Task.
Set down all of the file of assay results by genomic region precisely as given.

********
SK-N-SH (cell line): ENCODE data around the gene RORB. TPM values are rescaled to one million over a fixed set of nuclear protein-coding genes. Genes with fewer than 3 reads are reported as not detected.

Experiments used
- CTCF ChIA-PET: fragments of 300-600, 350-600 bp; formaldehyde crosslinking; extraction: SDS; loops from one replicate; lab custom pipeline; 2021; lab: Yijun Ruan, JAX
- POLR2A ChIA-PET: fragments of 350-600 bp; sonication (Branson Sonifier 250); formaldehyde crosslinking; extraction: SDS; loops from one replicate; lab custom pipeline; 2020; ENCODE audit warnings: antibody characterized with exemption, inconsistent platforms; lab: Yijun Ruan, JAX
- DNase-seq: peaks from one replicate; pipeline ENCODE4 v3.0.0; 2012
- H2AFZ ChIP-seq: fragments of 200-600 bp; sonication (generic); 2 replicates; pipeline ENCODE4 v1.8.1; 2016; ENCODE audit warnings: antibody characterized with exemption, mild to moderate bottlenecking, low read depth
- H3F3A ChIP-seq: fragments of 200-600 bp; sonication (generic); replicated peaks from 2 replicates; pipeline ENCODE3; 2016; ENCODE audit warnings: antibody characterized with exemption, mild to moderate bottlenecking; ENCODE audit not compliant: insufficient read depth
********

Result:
SK-N-SH (cell line): ENCODE data around the gene RORB. TPM values are rescaled to one million over a fixed set of nuclear protein-coding genes. Genes with fewer than 3 reads are reported as not detected.

Experiments used
- CTCF ChIA-PET: fragments of 300-600, 350-600 bp; formaldehyde crosslinking; extraction: SDS; loops from one replicate; lab custom pipeline; 2021; lab: Yijun Ruan, JAX
- POLR2A ChIA-PET: fragments of 350-600 bp; sonication (Branson Sonifier 250); formaldehyde crosslinking; extraction: SDS; loops from one replicate; lab custom pipeline; 2020; ENCODE audit warnings: antibody characterized with exemption, inconsistent platforms; lab: Yijun Ruan, JAX
- DNase-seq: peaks from one replicate; pipeline ENCODE4 v3.0.0; 2012
- H2AFZ ChIP-seq: fragments of 200-600 bp; sonication (generic); 2 replicates; pipeline ENCODE4 v1.8.1; 2016; ENCODE audit warnings: antibody characterized with exemption, mild to moderate bottlenecking, low read depth
- H3F3A ChIP-seq: fragments of 200-600 bp; sonication (generic); replicated peaks from 2 replicates; pipeline ENCODE3; 2016; ENCODE audit warnings: antibody characterized with exemption, mild to moderate bottlenecking; ENCODE audit not compliant: insufficient read depth